A SerDes is a serializer/deserializer system. The system takes in parallel clock and data signals from one chiplet, serializes it into a single wire, and transmits it at a very high data rate across a substrate to another chiplet. This is useful over longer transmission distances such as those in 2D geometry SiP systems because it eliminates timing skews between clock and data lines that occur in parallel interconnects. Timing skew in this context refers to the differences in arrival times of data and clock signals at the receiver due to propagation delay in the transmitting wire.
SerDes interconnect between two chiplets. Image used courtesy of Microchip Technology and NASA
However, SerDes interconnects come with a price: they generally consume more power because of the complex circuitry required to serialize data and clock and subsequently recover both signals at the receiver.
To solve this problem, semiconductor design firms have started work on 2.5D and 3D chiplet geometries that use parallel interconnects and interposers. Interposers allow chiplets to be stacked and greatly reduce the distance data and clock signals need to travel between chiplets. Additionally, interposers allow for very high-density parallel connections.
Parallel interconnect between two chiplets facilitated by high-density interposer. Image used courtesy of Microchip Technology and NASA
Because the 2.5D and 3D geometries reduce the distance between dies through vertical stacking, timing skew does not become as much of a problem as it would in 2D geometries. Therefore, parallel interconnects offer the best combination of power efficiency while still being able to match the bandwidth of the SerDes approach used in 2D geometries.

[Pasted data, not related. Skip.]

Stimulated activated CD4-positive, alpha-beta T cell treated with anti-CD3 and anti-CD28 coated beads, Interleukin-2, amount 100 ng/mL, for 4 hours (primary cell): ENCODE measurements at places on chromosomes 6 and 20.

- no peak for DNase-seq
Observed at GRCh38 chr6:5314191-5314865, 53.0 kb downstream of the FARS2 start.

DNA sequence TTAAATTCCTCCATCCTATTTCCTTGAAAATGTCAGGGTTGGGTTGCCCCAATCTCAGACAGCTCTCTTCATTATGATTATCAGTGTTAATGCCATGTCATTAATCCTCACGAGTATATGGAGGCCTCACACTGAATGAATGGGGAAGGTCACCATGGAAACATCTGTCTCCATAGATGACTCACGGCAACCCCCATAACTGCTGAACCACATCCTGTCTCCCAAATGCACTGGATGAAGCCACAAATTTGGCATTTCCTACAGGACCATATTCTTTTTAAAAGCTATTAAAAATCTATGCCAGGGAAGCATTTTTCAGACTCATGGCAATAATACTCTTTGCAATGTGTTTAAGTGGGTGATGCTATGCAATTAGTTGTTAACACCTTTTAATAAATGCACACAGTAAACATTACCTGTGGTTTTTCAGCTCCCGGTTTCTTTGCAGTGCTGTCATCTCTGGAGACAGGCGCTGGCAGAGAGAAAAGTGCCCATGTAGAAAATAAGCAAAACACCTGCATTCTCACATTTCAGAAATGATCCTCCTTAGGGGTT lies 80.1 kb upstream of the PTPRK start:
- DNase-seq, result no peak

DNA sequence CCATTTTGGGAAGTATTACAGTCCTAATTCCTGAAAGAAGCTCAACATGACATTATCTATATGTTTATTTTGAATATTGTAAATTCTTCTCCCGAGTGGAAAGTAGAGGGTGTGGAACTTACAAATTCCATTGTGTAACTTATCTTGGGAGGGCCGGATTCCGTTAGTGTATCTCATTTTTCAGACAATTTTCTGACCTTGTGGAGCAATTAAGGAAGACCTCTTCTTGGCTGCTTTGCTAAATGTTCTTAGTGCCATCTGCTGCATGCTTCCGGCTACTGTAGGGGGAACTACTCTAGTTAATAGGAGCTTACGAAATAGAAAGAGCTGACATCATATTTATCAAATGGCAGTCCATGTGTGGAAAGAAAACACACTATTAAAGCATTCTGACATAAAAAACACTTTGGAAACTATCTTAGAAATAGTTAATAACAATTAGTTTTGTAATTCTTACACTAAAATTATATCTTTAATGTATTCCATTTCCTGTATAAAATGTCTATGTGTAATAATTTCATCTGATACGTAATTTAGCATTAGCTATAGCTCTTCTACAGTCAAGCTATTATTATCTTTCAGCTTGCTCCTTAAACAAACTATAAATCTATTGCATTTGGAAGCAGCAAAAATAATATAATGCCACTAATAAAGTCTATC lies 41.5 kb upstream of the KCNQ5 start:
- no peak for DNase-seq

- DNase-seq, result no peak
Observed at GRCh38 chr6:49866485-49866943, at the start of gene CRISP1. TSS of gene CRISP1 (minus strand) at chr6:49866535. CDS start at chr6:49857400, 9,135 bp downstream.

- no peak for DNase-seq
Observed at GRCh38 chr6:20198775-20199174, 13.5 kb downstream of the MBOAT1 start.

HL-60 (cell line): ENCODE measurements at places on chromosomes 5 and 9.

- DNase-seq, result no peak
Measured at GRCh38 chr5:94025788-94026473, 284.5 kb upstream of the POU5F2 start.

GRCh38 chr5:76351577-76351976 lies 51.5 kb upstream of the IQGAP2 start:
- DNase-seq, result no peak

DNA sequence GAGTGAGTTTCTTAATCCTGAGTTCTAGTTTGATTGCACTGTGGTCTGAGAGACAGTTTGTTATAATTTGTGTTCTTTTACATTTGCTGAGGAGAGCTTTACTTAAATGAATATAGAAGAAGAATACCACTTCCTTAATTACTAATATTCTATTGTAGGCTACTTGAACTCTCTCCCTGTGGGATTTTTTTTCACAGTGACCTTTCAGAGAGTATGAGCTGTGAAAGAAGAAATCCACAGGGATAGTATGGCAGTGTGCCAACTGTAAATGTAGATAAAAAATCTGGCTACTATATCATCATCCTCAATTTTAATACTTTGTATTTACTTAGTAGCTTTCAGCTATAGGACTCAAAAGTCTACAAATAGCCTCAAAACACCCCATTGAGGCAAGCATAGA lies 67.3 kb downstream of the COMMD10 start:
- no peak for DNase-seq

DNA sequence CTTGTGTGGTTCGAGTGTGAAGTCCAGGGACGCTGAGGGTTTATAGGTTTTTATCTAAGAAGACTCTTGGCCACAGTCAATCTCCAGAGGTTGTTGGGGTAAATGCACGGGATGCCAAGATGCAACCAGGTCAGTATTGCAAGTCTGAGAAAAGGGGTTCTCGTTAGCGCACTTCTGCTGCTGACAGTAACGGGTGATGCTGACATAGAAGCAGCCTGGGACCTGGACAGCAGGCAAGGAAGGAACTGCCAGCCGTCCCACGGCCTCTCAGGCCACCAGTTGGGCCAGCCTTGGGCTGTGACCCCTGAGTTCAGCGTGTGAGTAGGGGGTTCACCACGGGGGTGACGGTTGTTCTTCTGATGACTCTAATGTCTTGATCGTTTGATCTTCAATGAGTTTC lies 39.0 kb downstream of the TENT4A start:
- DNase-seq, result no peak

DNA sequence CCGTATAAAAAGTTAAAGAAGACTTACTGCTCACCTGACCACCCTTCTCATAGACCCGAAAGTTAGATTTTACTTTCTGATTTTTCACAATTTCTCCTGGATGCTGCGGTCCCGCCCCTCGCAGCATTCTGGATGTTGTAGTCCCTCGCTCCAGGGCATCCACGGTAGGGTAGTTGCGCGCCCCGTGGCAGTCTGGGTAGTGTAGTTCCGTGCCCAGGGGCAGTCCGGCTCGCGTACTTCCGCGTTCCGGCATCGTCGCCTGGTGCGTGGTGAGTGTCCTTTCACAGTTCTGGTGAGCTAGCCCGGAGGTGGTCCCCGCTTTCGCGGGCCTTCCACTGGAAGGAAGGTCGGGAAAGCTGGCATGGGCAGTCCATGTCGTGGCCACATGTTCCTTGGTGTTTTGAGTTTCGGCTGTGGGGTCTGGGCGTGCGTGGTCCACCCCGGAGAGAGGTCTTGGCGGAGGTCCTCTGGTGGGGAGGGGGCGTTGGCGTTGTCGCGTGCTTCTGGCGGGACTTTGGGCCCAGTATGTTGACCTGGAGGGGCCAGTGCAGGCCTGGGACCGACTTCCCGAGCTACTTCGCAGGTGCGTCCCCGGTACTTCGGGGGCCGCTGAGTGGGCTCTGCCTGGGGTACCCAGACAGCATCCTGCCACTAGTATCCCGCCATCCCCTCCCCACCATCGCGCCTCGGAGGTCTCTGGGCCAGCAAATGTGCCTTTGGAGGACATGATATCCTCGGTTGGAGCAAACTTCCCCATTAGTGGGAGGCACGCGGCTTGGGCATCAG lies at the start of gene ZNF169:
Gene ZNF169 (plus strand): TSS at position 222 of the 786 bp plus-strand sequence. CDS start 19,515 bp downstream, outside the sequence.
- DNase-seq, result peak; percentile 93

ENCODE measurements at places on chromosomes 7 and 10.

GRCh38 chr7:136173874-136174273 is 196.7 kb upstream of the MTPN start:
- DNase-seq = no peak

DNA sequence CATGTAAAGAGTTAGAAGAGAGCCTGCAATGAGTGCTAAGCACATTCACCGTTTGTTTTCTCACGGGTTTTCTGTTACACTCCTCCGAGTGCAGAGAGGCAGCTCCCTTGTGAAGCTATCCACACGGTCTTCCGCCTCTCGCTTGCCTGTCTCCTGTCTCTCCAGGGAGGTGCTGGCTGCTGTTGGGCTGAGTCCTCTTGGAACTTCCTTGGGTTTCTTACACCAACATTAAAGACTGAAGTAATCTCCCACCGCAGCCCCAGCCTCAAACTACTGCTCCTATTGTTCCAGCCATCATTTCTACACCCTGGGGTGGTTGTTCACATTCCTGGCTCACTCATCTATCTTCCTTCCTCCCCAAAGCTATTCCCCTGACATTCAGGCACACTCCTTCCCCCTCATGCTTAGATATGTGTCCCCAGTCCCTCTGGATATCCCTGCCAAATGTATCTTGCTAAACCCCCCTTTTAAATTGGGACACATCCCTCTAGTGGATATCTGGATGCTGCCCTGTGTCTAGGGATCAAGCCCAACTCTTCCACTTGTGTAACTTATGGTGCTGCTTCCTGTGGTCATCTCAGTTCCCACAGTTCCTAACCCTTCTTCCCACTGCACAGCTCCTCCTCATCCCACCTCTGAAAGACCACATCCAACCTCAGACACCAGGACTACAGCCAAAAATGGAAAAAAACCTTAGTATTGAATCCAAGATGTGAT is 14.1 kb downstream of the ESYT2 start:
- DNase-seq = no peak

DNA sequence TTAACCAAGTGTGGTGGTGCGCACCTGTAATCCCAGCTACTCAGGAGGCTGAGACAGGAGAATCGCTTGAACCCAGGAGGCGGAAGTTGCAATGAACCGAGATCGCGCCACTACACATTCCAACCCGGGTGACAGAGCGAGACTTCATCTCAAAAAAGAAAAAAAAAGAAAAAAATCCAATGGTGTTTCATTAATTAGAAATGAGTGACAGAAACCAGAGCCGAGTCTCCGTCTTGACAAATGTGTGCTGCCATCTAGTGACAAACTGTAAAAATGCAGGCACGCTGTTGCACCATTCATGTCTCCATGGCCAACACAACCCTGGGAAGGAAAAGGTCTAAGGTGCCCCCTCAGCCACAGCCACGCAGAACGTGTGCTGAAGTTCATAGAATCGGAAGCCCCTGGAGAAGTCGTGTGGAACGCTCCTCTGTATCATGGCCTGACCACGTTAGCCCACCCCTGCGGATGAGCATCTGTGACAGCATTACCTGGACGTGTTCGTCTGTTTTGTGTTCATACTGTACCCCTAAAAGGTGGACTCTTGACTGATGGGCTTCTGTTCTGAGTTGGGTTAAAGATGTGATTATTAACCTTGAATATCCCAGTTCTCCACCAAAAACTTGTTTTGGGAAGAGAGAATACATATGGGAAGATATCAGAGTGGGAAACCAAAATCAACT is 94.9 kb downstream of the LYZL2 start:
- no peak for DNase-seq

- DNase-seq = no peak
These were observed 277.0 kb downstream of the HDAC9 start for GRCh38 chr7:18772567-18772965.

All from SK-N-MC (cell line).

Furthermore, parallel interconnects can also achieve much lower-latency transmission since there is no longer any overhead associated with serialization, deserialization, encoding, and decoding as in SerDes systems. In fact, Intel has shown that its Advanced Interface Bus (AIB) standard has a much lower total delay (latency) compared to a SerDes system.
Table showing the lower latency of the AIB standard compared to SerDes systems. Image used courtesy of Intel
Standardizing a Protocol for Chiplet Interconnects
With the rise of high-performance computing and machine learning, the workloads that heterogeneous processors must handle have increased dramatically. As a result, a new protocol standard called Universal Chiplet Interconnect Express (UCIe) has been announced to help build an open chiplet ecosystem across the semiconductor industry. UCIe is a layered protocol that specifies a physical layer, a die-to-die adapter layer, and a protocol layer. It allows both 2D and 2.5D geometries for packaging, as shown in the image below.
UCIe layers and packaging options. Image used courtesy of the Universal Chiplet Interconnect Express
UCIe seeks to be both a power-efficient and cost-effective standard for use across the semiconductor industry and could play a critical role in future heterogeneous architectures.